February 26, 2010

Creating Cloth

One of my favorite things about weaving is the drafting process- analyzing cloth and figuring out its construction. There are infinite variations of interlacements possible. Working in the fashion industry has a few perks- I work in the fabric department, so all day long I am looking at hundreds of swatches and sample yardage cuts- it's a fabric lovers dream in that regard, even if the fabrics themselves can be a bit... moderate and, dare i say, tacky? (I make my case with image 1A. Yes, that is a leopard's face on a leopard print- and it did not scan well, but they really took it to another level with a good hearty layer of silver foil.) And as I am one for beating my point into the ground, I bring you image 1B, a velour basecloth with animal printed foil in an animal pattern. Gorgeous! With this legging craze still going around and getting more and more outrageous by the moment (printed and solid sequins, back for another round of printed velvet), I would not be surprised to see this velour/foil made up in leggings in the near future.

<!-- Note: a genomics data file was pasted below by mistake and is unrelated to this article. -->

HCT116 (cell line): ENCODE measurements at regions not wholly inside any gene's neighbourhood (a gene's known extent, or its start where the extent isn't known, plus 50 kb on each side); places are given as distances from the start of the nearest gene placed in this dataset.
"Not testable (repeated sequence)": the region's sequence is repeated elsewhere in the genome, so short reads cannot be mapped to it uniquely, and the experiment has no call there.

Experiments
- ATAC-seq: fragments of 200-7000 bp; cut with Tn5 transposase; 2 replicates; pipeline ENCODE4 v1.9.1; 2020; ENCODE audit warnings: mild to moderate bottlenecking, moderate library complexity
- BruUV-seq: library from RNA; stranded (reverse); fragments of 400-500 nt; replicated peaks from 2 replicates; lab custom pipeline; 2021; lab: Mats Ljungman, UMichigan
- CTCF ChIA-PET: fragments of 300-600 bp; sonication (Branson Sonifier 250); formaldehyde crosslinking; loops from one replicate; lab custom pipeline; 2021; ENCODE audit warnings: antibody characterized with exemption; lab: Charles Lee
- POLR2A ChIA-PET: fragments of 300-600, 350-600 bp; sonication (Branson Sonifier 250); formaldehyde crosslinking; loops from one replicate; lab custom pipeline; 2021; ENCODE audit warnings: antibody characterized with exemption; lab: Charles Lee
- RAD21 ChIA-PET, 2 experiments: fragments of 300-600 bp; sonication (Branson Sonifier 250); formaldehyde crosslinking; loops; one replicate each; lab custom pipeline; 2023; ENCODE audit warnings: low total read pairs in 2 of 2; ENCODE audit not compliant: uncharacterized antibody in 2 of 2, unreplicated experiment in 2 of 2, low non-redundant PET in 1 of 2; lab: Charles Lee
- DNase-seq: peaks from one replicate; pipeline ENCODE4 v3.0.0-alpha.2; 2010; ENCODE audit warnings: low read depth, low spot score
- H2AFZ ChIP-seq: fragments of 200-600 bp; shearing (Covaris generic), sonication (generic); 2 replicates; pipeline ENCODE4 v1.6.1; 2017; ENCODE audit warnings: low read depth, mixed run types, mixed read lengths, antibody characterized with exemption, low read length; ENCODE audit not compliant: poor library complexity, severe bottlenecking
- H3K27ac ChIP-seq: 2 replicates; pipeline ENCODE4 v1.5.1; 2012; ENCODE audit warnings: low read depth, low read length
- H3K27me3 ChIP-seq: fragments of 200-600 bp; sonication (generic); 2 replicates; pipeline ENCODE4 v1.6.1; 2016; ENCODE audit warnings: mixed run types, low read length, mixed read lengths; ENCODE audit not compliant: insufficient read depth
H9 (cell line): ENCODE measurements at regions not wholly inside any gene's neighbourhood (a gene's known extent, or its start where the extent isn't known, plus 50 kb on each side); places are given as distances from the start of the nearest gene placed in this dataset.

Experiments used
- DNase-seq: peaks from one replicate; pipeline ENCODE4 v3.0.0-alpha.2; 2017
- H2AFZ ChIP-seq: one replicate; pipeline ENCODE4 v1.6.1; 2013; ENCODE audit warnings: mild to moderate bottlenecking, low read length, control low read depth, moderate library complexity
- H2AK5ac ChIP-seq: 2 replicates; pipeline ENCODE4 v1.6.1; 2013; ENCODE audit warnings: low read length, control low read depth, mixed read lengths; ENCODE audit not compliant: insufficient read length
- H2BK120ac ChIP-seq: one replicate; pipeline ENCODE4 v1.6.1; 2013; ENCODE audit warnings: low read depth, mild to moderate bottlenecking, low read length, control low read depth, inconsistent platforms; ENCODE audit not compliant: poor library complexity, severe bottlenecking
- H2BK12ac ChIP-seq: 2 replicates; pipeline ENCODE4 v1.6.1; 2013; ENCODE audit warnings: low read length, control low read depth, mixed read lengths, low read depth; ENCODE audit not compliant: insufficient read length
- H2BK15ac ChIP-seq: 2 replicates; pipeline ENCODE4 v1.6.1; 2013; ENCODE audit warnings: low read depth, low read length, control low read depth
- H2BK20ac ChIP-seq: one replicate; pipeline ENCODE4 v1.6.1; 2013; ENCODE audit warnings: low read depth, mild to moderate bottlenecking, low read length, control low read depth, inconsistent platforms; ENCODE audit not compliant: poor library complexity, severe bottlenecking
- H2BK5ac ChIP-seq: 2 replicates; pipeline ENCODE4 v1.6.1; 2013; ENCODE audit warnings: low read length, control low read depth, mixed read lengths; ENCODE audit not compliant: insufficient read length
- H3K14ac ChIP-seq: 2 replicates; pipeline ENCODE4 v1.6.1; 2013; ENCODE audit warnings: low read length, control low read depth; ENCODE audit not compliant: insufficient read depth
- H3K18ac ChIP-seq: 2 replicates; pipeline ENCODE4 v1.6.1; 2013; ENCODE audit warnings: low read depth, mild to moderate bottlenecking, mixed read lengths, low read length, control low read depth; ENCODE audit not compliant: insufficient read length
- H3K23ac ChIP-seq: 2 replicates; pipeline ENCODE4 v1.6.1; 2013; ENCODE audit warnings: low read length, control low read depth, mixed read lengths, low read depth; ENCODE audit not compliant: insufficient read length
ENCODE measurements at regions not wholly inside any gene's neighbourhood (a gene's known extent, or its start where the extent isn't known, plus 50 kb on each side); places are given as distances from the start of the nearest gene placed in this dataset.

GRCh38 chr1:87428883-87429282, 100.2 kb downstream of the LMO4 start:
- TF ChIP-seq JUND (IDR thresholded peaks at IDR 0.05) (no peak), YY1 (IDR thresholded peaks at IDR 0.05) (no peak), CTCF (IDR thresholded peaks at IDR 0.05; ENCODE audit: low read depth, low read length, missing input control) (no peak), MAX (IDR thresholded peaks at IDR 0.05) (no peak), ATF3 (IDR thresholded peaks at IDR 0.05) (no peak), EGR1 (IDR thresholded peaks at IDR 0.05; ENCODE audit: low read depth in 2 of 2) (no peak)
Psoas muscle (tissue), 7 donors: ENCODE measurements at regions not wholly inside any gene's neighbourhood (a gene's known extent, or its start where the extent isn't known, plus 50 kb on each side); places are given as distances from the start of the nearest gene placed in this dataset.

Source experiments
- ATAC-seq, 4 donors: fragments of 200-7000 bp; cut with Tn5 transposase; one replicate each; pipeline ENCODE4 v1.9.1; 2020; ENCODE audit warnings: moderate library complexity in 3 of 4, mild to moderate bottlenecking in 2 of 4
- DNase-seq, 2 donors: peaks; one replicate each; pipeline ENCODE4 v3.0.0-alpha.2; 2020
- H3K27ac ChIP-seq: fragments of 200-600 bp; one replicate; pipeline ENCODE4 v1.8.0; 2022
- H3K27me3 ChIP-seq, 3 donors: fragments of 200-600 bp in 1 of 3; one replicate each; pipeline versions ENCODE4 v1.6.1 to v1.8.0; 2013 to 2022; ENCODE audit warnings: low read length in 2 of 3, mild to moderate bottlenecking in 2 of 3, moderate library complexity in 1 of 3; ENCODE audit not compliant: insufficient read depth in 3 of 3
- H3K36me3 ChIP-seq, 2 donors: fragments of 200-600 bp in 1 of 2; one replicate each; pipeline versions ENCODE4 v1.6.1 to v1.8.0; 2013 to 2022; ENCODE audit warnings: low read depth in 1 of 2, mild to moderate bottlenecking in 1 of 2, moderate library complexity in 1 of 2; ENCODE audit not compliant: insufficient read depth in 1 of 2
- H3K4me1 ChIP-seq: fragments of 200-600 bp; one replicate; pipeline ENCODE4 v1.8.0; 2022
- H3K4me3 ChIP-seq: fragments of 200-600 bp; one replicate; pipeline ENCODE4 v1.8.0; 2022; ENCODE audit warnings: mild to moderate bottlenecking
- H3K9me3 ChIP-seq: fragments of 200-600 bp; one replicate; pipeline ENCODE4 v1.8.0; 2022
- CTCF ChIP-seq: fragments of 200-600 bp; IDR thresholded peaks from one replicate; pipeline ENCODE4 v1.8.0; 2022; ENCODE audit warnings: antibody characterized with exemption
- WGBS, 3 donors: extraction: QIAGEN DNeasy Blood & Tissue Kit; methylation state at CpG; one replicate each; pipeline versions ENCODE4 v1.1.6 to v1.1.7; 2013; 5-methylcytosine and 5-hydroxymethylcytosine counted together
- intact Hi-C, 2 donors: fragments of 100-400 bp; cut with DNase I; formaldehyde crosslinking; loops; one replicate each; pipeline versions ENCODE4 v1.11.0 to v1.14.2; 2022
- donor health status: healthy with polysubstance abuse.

1A: leopard face 1B: velour & animal foil

Ok, so back to the woven swatches with their intriguing constructions! In my pre-loom days, dreaming of weaving, I started collecting tiny swatches of fabrics so that I could keep my head in the construction of cloth- weaving on grid paper for a lack of a loom. I now have a box full of swatches, some drawn out, some still waiting. I am interested in them primarily for construction, usually not color or fiber. I love the possibilities of masking and enhancing structure by color layout or creating contractions and texture through adding wool or high twist yarns.
Here are two of my more recent ones:

I was happy to find that I could recreate this first one! It is such a simple draft, but the colors and plaid layout really make it nice. (please forgive the pen mistakes! this is why having a good pencil around is key)

This one is also just in my shaft range! I start out with graph paper so that I can draw these out on the go- the subway ride to work, or at lunch in Herald Square, but then I move to the computer for ease of catching mistakes and a clearer read when threading. I haven't had much luck finding Mac compatible software that is affordable and user friendly- and no, running Windows on my Mac is not an option. But I keep looking- and the joy of figuring it out pick by pick is well worth it.

More to come- how about Friday constructions?

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